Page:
British agent Denis Donaldson has been cooperating with Sinn Féin since he was outed a week ago, The Irish News has learned.
It is understood the party's former head of administration at Stormont has been briefing Sinn Féin officials on his 20-year involvement with Special Branch and MI5 in a series of meetings in the Republic.
It has been suggested that Mr Donaldson received £35,000 for his role as a double agent, although it is now understood that the real figure could be more than £100,000.
Republican sources have also insisted that Gerry Adams and Martin McGuinness were unaware of Mr Donaldson's double life as they posed for photographs with him on the steps of Stormont Buildings less than 24 hours after spy charges against the 55-year-old were dropped.
Thirty-six hours later a sequence of events began to unfold which would see Mr Donaldson's 30-year career within the republican movement left in tatters.
At 5pm on Saturday uniformed police officers called to Mr Donaldson's west Belfast home claiming he was about to be exposed by the media as an informer.
While Mr Donaldson informed his Sinn Féin superiors that night he did not come under suspicion at that stage.
However, during a meeting with senior republicans on Monday December 12, Bobby Sands's former prison pal finally admitted his spying role.
Within hours Mr Adams was forced to inform the Sinn Féin leadership of the biggest spy scandal within its ranks in 30 years.
Over the next four days Mr Donaldson began to provide the republican leadership with more details about how he passed on Sinn Féin secrets to the British government during some of the most critical periods in the peace process.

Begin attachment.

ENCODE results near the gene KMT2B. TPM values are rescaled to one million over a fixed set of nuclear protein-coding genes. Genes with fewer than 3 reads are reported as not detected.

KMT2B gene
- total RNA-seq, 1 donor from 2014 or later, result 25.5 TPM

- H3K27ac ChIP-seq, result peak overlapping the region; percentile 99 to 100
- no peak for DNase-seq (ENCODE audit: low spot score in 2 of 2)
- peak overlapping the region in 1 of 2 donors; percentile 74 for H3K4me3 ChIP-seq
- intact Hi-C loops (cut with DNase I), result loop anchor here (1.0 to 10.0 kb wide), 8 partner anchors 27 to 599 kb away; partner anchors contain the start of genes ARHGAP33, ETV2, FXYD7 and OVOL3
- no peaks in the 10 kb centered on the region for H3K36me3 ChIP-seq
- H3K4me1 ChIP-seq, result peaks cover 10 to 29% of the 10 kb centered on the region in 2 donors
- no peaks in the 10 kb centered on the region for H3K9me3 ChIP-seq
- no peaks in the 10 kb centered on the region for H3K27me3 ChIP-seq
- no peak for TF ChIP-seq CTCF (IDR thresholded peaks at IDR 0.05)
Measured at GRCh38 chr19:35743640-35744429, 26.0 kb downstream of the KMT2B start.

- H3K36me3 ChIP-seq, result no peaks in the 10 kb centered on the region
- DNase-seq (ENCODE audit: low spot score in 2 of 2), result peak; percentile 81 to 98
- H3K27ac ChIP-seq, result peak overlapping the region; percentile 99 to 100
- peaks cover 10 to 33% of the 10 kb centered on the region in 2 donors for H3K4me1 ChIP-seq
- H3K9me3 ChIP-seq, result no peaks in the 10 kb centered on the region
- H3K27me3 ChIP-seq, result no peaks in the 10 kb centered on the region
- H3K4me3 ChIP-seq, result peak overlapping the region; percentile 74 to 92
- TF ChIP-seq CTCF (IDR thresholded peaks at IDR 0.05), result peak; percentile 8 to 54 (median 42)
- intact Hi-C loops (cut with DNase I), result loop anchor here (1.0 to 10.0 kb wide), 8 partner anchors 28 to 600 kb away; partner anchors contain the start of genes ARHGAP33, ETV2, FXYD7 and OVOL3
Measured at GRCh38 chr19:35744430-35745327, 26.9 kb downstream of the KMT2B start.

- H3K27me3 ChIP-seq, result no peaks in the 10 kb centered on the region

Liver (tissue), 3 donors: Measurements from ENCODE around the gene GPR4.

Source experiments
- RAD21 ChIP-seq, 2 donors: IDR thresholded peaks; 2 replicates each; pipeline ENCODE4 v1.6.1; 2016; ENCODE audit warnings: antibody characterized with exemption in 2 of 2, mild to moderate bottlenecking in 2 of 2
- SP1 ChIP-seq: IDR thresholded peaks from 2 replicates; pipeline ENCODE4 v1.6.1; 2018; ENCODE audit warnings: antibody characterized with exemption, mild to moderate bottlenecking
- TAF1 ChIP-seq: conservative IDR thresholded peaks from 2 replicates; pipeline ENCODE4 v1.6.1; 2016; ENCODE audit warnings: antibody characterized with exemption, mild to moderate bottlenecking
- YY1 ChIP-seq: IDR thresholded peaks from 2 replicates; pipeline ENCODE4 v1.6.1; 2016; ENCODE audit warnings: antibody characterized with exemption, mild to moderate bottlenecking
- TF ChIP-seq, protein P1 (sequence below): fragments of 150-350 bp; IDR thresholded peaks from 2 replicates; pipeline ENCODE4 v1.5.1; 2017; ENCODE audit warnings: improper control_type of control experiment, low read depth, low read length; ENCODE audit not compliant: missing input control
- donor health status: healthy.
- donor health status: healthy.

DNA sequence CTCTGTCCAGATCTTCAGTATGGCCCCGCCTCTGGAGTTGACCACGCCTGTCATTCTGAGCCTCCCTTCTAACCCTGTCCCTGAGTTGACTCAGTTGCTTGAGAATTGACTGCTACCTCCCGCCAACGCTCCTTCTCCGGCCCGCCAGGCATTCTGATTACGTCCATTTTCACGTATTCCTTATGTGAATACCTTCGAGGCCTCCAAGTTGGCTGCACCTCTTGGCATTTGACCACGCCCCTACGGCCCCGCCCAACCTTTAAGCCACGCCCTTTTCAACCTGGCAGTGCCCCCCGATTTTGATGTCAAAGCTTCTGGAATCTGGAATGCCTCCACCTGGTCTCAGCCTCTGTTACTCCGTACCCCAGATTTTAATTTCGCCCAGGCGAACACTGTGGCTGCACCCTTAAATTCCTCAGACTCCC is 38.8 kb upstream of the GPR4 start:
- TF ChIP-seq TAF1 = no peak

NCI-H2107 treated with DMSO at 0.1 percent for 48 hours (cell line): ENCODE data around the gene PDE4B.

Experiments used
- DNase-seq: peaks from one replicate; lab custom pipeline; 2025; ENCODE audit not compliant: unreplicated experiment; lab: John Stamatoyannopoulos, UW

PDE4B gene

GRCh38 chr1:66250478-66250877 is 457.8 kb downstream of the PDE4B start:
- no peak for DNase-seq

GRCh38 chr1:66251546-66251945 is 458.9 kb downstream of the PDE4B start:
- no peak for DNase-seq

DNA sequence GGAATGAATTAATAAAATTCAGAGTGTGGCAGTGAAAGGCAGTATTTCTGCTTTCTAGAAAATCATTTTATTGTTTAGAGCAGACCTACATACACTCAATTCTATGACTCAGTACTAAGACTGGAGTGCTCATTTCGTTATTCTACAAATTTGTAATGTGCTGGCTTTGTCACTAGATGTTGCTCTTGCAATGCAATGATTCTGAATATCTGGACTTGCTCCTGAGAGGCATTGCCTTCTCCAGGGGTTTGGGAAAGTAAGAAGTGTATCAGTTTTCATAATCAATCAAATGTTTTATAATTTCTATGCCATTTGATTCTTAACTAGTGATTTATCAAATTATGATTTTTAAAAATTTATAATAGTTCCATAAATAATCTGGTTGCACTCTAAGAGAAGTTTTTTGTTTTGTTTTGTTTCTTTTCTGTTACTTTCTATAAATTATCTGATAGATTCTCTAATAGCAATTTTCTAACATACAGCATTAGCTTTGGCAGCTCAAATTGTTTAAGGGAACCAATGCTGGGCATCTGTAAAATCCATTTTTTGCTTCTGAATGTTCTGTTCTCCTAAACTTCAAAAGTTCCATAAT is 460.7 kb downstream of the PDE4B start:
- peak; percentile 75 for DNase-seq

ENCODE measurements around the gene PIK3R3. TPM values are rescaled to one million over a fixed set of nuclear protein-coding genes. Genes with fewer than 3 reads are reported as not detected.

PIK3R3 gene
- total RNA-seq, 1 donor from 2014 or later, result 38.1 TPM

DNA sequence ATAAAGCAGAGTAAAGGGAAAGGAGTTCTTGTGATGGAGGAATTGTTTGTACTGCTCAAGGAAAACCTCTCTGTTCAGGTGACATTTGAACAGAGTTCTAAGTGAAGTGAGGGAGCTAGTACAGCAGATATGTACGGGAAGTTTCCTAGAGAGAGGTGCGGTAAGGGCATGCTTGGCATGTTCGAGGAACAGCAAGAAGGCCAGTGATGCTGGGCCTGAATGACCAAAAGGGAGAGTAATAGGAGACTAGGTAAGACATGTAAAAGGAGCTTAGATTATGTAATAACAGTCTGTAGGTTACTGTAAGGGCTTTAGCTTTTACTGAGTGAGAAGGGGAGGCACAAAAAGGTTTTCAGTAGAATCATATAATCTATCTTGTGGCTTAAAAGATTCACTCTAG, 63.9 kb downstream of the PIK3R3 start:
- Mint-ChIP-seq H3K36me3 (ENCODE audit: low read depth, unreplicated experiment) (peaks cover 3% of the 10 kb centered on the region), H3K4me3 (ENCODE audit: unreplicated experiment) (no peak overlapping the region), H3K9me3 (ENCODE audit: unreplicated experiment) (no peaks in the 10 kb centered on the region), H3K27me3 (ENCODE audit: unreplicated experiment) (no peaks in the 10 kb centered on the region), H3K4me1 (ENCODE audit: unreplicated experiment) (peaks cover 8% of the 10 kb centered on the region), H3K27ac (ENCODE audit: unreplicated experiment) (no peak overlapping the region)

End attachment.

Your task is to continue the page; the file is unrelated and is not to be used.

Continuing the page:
On Thursday December 16 Special Branch made a final attempt to bring its agent in from the cold.
In a telephone call to Mr Donaldson's home a Special Branch handler who identified himself as 'Lenny' is believed to have said: "Do you remember me? I understand you have had a visit from our uniform boys.
"I think it's time we got together."
'Lenny' then gave Mr Donaldson a mobile phone number to contact him.
Within hours Mr Donaldson had fled with his family to Dublin.
The following day the 55-year-old publicly admitted being a paid British agent for more than 20 years. Since then he has not been seen in public and is still understood to be in hiding.
However, a senior republican source last night (Thursday) confirmed that Mr Donaldson has continued to meet with senior Sinn Féin officials over the last seven days, providing detailed accounts of his life as a British agent.
Those admissions are now being assessed by the Sinn Féin leadership, although the source insisted that Mr Donaldson was a 'free agent' and was not being coerced.
Last night a Garda spokeswoman refused to state if it was aware of Mr Donaldson's whereabouts or whether his life was in danger.